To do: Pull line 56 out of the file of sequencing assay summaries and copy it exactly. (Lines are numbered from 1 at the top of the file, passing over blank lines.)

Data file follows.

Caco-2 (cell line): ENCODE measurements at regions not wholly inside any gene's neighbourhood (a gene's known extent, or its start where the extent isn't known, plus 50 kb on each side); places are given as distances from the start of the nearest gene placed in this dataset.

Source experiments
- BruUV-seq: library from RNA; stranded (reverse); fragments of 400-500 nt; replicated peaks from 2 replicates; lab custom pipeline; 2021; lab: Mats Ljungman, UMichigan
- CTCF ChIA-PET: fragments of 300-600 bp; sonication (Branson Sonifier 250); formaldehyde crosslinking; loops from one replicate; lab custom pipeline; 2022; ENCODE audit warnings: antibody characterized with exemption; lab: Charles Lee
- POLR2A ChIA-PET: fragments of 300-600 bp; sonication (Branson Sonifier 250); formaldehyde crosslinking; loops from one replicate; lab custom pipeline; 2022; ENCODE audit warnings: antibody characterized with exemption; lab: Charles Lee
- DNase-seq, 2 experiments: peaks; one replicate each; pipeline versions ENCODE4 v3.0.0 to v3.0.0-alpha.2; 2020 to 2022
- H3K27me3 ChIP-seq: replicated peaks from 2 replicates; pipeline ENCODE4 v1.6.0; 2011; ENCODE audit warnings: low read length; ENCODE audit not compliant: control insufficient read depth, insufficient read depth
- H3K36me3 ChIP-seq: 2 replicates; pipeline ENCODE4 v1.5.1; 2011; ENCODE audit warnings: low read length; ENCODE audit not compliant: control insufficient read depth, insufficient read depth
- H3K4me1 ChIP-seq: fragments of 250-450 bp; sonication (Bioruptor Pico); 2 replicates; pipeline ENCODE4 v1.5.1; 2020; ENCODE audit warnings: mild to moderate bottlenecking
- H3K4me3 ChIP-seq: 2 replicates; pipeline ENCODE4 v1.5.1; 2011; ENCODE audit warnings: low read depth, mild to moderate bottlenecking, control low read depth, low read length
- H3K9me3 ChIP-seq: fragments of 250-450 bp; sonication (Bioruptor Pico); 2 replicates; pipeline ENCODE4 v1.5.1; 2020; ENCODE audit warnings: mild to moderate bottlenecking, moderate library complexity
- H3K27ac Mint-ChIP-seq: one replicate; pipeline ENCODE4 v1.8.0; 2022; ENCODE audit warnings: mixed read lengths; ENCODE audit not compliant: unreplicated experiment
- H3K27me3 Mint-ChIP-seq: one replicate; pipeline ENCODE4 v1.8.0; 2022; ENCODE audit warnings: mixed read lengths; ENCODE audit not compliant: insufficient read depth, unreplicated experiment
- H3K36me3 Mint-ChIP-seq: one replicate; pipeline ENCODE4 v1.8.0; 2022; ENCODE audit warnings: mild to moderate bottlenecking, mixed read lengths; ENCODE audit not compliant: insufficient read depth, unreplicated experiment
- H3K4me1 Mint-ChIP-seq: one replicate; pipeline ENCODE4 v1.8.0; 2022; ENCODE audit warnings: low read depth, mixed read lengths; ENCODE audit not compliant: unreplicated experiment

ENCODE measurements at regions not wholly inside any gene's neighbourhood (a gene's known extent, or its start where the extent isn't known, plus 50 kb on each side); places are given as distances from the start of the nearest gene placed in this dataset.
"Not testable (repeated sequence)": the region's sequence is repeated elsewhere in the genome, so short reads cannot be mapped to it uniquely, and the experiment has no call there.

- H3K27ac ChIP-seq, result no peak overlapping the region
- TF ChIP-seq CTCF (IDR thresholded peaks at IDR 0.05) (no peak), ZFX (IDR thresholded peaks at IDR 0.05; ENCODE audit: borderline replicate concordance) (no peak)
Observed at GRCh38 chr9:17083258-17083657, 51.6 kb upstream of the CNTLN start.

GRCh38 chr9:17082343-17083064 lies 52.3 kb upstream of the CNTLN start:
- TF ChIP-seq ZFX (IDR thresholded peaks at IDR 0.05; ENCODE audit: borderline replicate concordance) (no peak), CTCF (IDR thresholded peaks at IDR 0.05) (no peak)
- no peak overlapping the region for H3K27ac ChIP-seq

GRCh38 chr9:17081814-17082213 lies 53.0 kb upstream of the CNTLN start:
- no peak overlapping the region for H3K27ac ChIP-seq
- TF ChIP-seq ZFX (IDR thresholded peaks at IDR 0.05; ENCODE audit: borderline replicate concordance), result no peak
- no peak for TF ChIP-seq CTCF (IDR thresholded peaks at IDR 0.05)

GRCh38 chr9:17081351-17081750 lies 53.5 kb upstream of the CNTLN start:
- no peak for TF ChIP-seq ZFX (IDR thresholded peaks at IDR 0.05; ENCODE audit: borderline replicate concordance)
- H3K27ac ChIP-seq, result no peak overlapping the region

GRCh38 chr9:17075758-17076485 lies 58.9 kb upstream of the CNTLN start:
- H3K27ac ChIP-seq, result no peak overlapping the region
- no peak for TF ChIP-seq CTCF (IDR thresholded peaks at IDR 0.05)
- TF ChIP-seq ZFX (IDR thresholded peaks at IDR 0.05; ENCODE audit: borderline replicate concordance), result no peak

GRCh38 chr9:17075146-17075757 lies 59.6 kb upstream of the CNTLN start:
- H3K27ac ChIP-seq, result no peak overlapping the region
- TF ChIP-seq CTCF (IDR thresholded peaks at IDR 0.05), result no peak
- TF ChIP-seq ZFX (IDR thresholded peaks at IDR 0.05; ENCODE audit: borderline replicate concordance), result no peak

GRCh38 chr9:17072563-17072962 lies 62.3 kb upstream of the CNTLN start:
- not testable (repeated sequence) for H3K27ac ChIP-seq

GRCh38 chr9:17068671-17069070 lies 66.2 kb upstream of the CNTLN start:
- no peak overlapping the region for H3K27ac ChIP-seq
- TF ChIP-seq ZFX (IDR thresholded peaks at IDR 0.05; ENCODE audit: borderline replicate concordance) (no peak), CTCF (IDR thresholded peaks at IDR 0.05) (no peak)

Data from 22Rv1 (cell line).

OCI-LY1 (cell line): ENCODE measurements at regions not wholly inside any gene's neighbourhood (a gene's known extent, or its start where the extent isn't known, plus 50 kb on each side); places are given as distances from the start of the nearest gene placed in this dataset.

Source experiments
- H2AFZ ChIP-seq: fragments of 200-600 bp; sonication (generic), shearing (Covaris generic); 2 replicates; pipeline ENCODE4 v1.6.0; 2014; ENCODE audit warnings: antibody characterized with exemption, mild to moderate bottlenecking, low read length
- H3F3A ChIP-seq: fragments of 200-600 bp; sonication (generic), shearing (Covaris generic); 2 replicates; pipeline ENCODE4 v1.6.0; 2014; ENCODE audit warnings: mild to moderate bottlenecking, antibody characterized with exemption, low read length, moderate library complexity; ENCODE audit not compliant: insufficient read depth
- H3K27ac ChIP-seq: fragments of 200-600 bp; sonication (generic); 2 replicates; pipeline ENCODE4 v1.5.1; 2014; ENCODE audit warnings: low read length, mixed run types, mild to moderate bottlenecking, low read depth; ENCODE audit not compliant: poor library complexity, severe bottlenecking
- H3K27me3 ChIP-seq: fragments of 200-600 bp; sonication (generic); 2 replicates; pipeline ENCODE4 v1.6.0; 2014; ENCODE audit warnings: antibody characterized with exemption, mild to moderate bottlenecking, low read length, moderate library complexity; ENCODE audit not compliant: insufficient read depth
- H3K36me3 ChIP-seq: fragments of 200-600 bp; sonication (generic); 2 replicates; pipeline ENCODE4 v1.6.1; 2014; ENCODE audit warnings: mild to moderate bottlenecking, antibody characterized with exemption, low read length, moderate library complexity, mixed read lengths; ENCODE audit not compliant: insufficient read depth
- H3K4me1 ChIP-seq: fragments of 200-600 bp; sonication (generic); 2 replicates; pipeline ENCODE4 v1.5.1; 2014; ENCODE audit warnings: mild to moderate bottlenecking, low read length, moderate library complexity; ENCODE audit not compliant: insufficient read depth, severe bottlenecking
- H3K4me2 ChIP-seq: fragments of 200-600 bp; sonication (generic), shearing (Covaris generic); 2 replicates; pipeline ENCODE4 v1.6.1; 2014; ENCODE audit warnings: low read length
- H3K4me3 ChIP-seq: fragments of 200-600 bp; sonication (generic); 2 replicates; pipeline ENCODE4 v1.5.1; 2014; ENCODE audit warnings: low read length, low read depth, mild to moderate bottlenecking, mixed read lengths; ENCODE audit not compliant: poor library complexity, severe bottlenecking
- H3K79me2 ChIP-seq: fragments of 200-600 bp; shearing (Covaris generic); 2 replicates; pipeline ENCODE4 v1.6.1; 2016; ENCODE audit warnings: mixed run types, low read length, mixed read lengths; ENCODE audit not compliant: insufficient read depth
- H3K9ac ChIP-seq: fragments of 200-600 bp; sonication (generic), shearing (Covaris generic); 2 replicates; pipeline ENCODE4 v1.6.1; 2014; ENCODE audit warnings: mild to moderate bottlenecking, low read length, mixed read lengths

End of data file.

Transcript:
- H3K9ac ChIP-seq: fragments of 200-600 bp; sonication (generic), shearing (Covaris generic); 2 replicates; pipeline ENCODE4 v1.6.1; 2014; ENCODE audit warnings: mild to moderate bottlenecking, low read length, mixed read lengths